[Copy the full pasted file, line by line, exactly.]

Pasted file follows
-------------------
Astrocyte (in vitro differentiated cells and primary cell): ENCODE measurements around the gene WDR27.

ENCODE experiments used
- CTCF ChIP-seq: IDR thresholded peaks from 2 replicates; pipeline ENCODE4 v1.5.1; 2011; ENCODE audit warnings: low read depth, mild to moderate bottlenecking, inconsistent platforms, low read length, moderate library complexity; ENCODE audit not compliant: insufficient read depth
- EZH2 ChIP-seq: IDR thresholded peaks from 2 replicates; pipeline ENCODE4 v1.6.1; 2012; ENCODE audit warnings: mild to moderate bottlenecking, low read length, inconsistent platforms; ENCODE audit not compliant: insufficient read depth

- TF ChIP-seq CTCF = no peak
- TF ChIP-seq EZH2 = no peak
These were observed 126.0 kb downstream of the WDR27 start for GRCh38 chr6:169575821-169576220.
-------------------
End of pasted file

Astrocyte (in vitro differentiated cells and primary cell): ENCODE measurements around the gene WDR27.

ENCODE experiments used
- CTCF ChIP-seq: IDR thresholded peaks from 2 replicates; pipeline ENCODE4 v1.5.1; 2011; ENCODE audit warnings: low read depth, mild to moderate bottlenecking, inconsistent platforms, low read length, moderate library complexity; ENCODE audit not compliant: insufficient read depth
- EZH2 ChIP-seq: IDR thresholded peaks from 2 replicates; pipeline ENCODE4 v1.6.1; 2012; ENCODE audit warnings: mild to moderate bottlenecking, low read length, inconsistent platforms; ENCODE audit not compliant: insufficient read depth

- TF ChIP-seq CTCF = no peak
- TF ChIP-seq EZH2 = no peak
These were observed 126.0 kb downstream of the WDR27 start for GRCh38 chr6:169575821-169576220.